Then, verses 23–29 deal with crimes involving an unmarried woman:
1) a man and a betrothed woman commit (consensual) fornication; result: both are executed (verses 23–24)
2) a man is found guilty of rape; result: he is executed (verses 25–27)
3) a man and a non-betrothed woman commit (consensual) fornication; result: damages are due to the girl and her family (verses 28–29)

The fact that Deuteronomy 22:28–29 deals with consensual sex, not rape, is proved four ways:

1) A comparison with the parallel law in Exodus 22:16–17 (see above) shows that no force is involved. The “seizing” of the girl, as the ESV and NKJV say in Deuteronomy 22:28, has more to do with seduction than coercion.

2) The verses immediately preceding Deuteronomy 22:28–29 have already dealt with rape (verses 25–27). The penalty for that crime is specified: the rapist is executed. There’s no reason to deal with rape again in verses 28–29. Further, the penalties are different: in one, the man dies; in the other, the man lives. Obviously, different crimes are in view.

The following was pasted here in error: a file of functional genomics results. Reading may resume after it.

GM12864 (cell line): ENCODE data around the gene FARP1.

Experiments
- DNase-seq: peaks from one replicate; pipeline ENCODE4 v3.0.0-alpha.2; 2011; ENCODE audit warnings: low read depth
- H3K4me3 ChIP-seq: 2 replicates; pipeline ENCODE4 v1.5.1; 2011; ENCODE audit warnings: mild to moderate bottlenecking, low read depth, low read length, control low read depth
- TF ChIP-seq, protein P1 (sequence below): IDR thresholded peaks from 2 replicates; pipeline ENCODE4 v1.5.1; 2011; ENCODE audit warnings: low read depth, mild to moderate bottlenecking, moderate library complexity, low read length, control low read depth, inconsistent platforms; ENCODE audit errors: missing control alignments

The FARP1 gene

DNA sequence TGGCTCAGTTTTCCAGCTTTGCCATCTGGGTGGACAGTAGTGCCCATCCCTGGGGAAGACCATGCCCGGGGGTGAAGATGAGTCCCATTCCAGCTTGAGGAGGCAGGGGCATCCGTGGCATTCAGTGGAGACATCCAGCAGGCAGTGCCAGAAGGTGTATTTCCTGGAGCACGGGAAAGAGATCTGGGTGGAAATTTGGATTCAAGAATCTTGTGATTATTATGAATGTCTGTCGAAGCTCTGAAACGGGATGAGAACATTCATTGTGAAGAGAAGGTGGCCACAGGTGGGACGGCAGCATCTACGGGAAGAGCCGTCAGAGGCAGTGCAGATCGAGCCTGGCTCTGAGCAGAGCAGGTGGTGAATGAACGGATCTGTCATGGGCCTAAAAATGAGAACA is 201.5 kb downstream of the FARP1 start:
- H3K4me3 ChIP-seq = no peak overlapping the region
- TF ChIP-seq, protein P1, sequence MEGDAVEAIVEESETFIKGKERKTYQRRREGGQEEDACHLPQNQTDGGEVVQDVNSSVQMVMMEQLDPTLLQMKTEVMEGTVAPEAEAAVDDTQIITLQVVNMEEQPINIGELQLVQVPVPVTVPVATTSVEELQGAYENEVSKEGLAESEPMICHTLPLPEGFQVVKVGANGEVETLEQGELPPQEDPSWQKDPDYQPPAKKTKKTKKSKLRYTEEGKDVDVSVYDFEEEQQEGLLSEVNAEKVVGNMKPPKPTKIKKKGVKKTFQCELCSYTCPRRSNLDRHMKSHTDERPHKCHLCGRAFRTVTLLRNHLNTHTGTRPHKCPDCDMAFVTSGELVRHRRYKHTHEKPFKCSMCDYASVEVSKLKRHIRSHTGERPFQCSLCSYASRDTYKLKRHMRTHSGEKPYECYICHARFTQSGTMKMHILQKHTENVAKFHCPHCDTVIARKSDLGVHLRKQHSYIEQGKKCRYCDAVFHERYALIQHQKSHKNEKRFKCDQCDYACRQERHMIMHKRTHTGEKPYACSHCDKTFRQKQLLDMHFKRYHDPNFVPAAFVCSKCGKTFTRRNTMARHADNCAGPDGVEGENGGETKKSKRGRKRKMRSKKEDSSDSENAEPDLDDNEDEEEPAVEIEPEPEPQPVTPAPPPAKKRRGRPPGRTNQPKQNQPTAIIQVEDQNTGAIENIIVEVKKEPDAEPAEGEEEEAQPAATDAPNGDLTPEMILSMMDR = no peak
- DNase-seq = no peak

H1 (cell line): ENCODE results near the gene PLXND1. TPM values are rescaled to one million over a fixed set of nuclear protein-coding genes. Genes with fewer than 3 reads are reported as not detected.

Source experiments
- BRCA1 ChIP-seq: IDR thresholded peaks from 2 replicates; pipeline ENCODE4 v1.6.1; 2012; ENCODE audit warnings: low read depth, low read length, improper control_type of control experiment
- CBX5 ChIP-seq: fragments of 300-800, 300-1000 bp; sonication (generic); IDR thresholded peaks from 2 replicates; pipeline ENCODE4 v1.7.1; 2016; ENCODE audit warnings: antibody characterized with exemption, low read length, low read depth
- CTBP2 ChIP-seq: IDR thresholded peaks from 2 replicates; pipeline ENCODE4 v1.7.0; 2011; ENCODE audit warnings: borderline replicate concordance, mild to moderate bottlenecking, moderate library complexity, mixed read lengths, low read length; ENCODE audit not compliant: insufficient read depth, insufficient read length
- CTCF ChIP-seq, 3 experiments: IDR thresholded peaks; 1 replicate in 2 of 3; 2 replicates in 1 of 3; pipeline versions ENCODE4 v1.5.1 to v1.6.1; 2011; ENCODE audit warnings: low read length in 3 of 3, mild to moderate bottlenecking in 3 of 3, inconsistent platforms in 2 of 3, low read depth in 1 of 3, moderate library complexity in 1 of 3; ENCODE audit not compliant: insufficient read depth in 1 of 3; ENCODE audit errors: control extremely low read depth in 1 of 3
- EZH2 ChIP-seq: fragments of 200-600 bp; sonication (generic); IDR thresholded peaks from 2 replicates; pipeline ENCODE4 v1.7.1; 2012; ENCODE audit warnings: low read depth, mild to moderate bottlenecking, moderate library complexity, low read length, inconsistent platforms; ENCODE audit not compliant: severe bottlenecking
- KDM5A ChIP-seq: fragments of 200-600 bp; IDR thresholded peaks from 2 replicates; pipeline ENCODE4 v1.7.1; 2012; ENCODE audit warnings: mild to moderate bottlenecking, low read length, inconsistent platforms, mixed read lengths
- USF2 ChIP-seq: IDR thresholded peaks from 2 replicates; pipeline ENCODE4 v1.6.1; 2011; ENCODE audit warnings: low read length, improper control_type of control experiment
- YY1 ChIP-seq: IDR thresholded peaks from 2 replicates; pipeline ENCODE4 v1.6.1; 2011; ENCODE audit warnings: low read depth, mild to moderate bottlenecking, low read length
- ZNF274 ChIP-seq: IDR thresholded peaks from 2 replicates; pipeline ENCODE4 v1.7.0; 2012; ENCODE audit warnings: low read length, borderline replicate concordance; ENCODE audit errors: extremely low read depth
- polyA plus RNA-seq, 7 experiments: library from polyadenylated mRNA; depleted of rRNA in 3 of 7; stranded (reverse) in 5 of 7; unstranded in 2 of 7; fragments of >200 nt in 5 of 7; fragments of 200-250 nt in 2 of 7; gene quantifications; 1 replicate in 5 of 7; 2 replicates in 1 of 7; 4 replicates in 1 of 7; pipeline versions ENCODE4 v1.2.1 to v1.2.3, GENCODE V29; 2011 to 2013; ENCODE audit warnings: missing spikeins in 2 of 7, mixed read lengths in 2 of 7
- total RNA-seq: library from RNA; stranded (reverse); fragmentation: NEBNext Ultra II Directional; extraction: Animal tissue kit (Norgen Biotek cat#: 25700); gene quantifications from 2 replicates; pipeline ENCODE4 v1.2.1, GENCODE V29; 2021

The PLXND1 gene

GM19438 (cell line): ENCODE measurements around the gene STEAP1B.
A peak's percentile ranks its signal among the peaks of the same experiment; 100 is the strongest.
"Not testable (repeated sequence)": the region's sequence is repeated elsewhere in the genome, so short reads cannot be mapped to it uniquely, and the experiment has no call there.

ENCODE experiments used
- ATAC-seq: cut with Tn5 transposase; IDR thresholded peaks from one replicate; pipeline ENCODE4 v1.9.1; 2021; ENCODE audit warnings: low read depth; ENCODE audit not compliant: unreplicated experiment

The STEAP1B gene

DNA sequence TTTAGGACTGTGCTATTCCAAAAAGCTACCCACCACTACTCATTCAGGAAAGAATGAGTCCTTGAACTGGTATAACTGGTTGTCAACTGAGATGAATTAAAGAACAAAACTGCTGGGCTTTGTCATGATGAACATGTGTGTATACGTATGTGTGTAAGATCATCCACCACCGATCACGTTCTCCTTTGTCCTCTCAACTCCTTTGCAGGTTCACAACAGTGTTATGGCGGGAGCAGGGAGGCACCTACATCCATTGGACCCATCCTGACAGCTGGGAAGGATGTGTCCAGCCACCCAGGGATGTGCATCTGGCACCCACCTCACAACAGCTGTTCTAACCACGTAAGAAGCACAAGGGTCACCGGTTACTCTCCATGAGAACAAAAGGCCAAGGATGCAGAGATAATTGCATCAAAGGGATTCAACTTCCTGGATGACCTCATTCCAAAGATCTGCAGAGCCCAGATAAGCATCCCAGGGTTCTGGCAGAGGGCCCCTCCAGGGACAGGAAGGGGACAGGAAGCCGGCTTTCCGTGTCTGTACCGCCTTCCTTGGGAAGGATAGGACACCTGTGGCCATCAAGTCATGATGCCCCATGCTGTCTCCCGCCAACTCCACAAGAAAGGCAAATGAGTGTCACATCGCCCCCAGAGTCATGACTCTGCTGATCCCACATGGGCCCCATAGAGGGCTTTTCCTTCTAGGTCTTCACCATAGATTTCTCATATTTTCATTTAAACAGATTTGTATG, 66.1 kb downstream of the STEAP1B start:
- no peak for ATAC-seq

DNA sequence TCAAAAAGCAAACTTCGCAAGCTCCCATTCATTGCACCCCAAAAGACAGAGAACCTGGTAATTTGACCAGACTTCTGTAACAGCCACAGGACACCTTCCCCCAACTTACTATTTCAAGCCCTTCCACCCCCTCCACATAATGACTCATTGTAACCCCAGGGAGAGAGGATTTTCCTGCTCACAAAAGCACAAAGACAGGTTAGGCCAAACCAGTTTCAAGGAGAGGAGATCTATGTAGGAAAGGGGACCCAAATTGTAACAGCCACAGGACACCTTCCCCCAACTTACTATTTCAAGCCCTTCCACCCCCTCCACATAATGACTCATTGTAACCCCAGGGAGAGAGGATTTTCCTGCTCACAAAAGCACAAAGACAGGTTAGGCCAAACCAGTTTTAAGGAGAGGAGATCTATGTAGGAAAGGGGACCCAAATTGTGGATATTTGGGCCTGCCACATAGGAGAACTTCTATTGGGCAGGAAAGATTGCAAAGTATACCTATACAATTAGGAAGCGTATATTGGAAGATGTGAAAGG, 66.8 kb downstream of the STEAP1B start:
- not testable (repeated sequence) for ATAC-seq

3) Deuteronomy 22:28 contains an important statement that cannot be overlooked: “and they are discovered.” In other words, it’s not just the man who is “found out” (NKJV); it’s both of them. It’s a case in which both the man and the woman somehow share a portion of the blame. Therefore, “there is no force involved, and it is not rape. But their action has been discovered. . . . The man cannot walk away from his sin. He has put the young woman in a very difficult life situation, in which there would be few (or no) other men who would want to marry her. . . . God holds both the parties accountable, instructing them to get married and stay together” (Butt, op. cit.).